Tarzan and the Lost City (1998)

Rating:

Germany/Australia. 1998.

Crew

Director – Carl Schenkel, Screenplay – J. Anderson Black & Bayard Johnson, Producers – Stanley Canter, Dieter Geissler & Michael Lake, Photography – Paul Gilpin, Music – Christopher Franke, Visual Effects Supervisor – Julian Parry, Visual Effects – CineMagic & HDO (High Definition Oberhausen), Special Effects Supervisor – Rick Cresswell, Animatronics – Image Animation (Supervisor – Bob Keen), Production Design – Herbert Pinter. Production Company – Dieter Geissler Filmproduktion/Alta Vista/Village Roadshow Pictures/Clipsal Film Partnership

Cast

Casper Van Dien (Tarzan/John Clayton), Jane March (Jane Porter), Steve Waddington (Nigel Ravens), Winston Ntshona (Mugambi), Rapulana Seiphemo (Kaya), Ian Roberts (Captain Dooley), Russell Savadier (Archer), Sean Taylor (Wilkes)


Plot

Tarzan is in England preparing to marry Jane when he receives a premonition of disaster from Africa. He rushes back to the jungle. There the ruthless explorer Nigel Ravens has found an amulet that leads to the lost city of Opar and is preparing to mount an expedition and rob its treasures, something that the natives are certain will end in doom. Tarzan refuses Ravens’ offer to join him and instead tries to sabotage his expedition. Ravens retaliates by abducting Jane. As the two of them race to be the first to Opar, Ravens makes all effort to kill Tarzan.


Tarzan is one of the great cinematic icons. He has made more than 100 appearances on film. Largely, Tarzan is a character whose popularity was at its heights during the 1930s and 1940s and who had certainly begun to fade in the popular imagination by the 1970s. The cinematic popularity of the figure belongs to much more black-and-white era of less complex heroes, the era that also gave birth to the Western and the serial. It was a time when fantastic cinema was not terribly sophisticated and the jungle realm of unexplored Africa seemed an exotic otherworld – also a time when our view of Africa was formed by colonial views rather than contemporary concerns such as environmentalism, endangered species and the political instability of the continent.

Certainly, Tarzan has been around since then but has undergone a change between the standard adventure films of Johnny Weissmuller, Lex Barker, Jock Mahoney, Gordon Scott et al and various modern adventure tv series such as Tarzan (1991-4), Tarzan: The Epic Adventures (1996) and Tarzan (2003), which have tended to reinvent Tarzan as a long-haired warrior defending the environment and endangered species. Outside of these, there have been all manner of oddities that show that Tarzan has been experiencing some difficulties trying to find a new role in the modern age – the softcore Tarzan the Ape Man (1981), spoofs like Tarzan in Manhattan (1989), his being paired with cute talking animals in Disney’s Tarzan (1999), and the superb Greystoke: The Legend of Tarzan, Lord of the Apes (1984), which deconstructed the myth.

This German-Australian co-production was an oddity – in that it was a throwback to the 1940s-50s styled Tarzan movie. The story is a standard marshalling of the elements for a classical matinee Tarzan adventure – lost cities, evil white treasure hunters, an abducted Jane and comic frolics with chimpanzees. Although it is also a Tarzan with a certain degree of modern spit and polish. It is one of the few Tarzan films to grant Tarzan his baronial Greystoke title – it even opens with Tarzan about to marry Jane in the family castle – and introduces Edgar Rice Burroughs’ lost city of Opar to the screen for the first time, while Jane is more liberated than usual and gets to wield a gun. There is also a higher fantastic element than there usually was in the old Tarzan films – some poor CGI skeleton transformations and a routine climax filched from Raiders of the Lost Ark (1981).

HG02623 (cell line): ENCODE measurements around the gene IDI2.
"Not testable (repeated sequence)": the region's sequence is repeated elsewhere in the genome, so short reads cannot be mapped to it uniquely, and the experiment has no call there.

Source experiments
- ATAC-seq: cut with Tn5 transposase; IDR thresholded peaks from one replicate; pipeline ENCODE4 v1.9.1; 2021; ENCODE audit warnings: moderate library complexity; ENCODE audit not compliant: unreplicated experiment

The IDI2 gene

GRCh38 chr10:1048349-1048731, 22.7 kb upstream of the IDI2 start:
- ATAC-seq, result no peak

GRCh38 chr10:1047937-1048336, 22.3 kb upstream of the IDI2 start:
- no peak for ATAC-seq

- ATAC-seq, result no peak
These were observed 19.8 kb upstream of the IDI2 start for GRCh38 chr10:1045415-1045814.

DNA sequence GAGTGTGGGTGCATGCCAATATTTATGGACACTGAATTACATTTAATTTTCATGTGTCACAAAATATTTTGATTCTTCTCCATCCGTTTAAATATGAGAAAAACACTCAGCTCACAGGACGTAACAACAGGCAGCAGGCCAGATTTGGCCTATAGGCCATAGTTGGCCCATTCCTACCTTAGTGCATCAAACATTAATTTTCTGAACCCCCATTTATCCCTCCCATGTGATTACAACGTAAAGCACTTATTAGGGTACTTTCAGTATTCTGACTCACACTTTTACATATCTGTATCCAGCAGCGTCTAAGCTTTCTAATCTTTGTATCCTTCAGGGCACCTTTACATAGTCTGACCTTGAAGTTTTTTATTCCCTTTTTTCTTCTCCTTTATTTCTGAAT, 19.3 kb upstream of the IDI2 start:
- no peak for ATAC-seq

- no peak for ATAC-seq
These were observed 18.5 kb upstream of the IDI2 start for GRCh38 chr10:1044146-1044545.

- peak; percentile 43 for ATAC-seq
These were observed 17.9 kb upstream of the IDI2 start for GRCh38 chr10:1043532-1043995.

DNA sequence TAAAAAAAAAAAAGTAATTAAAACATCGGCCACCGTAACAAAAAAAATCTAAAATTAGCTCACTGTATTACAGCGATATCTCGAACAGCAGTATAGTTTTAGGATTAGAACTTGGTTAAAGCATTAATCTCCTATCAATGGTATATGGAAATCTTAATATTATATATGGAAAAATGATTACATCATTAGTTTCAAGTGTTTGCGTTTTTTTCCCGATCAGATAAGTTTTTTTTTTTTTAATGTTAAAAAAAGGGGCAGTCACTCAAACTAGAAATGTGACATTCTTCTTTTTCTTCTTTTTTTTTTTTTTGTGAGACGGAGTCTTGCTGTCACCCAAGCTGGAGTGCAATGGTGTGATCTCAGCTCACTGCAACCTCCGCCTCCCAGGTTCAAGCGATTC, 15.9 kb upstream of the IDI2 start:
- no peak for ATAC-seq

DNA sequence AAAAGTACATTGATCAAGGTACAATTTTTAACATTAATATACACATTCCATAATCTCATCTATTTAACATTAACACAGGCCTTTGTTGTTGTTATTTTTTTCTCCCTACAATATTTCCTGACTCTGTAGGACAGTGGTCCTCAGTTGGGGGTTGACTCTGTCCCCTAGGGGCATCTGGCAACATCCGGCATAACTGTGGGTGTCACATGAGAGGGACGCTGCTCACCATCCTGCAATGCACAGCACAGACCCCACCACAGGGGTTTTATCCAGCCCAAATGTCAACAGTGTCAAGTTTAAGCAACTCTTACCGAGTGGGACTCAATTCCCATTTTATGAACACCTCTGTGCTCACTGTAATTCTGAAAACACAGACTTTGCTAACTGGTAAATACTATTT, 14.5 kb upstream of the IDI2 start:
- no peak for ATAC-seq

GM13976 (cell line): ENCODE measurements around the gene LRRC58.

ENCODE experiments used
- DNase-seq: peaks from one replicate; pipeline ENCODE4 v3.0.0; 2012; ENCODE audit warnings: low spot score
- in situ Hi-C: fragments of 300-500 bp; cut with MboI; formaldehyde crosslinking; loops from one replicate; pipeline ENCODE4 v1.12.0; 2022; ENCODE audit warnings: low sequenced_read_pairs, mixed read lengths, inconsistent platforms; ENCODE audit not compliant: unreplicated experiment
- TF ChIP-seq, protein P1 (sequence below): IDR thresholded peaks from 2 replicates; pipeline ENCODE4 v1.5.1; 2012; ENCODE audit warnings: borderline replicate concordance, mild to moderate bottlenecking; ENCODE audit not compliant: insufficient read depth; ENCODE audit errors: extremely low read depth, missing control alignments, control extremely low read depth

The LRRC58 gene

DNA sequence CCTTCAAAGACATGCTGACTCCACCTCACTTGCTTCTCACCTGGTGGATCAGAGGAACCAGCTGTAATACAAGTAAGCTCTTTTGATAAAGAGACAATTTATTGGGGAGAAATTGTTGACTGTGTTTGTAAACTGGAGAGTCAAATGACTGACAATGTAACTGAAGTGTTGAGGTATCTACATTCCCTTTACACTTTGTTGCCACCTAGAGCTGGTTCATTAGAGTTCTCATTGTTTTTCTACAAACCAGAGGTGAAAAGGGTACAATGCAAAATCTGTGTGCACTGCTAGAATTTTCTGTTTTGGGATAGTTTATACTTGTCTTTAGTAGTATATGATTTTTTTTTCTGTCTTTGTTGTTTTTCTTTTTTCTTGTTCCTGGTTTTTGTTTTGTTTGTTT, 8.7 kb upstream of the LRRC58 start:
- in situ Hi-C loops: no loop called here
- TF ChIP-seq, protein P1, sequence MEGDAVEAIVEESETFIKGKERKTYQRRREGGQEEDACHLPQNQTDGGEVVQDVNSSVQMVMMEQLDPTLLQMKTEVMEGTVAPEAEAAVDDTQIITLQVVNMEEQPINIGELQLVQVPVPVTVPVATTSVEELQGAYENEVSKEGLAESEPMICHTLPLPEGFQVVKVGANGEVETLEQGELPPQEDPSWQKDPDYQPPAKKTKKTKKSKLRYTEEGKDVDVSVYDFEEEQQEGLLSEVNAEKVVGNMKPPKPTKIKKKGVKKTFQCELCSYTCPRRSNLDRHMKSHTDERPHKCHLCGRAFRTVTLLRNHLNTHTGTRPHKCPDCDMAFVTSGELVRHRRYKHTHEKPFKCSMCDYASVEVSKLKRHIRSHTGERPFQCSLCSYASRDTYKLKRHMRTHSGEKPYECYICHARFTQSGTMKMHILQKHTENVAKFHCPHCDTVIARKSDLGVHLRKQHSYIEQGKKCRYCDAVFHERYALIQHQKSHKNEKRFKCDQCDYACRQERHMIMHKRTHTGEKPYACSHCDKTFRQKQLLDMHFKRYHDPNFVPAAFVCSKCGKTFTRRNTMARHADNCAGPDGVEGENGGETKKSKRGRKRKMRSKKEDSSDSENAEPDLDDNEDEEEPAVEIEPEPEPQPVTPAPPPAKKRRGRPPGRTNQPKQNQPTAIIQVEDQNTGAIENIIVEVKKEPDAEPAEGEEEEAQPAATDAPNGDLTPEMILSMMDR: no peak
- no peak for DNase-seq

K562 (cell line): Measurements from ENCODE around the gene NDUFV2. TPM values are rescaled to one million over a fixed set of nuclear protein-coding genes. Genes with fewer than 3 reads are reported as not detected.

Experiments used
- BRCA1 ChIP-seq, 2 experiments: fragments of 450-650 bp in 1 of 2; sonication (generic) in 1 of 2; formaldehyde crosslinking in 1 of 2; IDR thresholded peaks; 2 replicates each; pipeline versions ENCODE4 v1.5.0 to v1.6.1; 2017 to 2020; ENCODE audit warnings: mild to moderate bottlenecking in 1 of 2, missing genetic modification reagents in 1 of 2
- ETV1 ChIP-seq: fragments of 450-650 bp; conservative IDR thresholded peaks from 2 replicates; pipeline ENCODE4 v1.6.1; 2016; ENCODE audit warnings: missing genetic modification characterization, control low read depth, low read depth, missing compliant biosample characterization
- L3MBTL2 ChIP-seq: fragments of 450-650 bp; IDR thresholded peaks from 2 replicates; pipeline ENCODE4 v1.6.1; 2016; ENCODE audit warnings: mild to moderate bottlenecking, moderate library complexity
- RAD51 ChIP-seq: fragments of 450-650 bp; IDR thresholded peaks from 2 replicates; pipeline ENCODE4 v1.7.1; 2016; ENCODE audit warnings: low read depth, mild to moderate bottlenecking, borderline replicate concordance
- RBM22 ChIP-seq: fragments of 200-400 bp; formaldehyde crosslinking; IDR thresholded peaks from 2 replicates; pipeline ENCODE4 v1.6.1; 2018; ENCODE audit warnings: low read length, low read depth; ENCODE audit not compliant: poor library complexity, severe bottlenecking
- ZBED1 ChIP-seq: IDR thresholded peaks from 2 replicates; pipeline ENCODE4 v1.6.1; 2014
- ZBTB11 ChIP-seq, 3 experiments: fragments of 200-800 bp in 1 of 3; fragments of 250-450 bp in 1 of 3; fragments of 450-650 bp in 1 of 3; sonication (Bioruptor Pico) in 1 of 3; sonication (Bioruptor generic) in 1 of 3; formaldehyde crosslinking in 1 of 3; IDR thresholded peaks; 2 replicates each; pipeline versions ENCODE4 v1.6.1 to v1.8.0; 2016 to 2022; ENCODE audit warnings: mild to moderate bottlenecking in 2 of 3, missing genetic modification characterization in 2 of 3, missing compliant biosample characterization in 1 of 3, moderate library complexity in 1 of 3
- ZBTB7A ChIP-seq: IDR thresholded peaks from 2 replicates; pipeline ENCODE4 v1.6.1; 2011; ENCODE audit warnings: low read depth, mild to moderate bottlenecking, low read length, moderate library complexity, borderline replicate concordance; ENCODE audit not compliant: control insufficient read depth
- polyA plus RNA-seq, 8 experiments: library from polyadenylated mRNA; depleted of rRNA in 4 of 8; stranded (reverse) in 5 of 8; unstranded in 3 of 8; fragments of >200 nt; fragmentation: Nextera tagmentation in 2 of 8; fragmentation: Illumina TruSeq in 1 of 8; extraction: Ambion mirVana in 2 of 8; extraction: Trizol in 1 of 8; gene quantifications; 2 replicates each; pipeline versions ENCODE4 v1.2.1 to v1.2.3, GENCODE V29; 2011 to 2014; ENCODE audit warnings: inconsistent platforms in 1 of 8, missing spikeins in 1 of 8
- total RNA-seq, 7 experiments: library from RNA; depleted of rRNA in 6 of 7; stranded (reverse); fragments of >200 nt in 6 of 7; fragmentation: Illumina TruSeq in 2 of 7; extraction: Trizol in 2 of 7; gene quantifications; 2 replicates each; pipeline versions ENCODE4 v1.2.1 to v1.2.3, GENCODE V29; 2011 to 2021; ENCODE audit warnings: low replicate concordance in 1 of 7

For all that, the production seems routine. The action is not terribly exciting, at most passable. Casper Van Dien makes for a thoroughly unconvincing Tarzan. With his lantern jaw and handsome looks, Casper Van Dien is certainly a good leading man type. He was cast in Tarzan and the Lost City just after taking the lead role in Starship Troopers (1997) where he was seen as a new name star (something that his subsequent roles have failed to consolidate). Van Dien tends to pose rather than project any physical quality of heroism. What his Tarzan resembles more than anything else is an Ivy League college kid who is venturing out into the jungle for the first time, not someone who spent their entire life raised in the environment. Jane March makes for a girlish Jane. Most of the Caucasian supporting cast are clearly German actors, even though the script states they are British.

Carl Schenkel was a Swiss-born director who made a number of other genre films, including the sex film Dracula Blows His Cool (1979), the festival-acclaimed psycho-thriller Out of Order (1984), the occult tv movie Bay Coven (1987), Knight Moves (1992) about a chess-playing serial killer, and Exquisite Tenderness/The Surgeon (1995) about a deranged surgeon.



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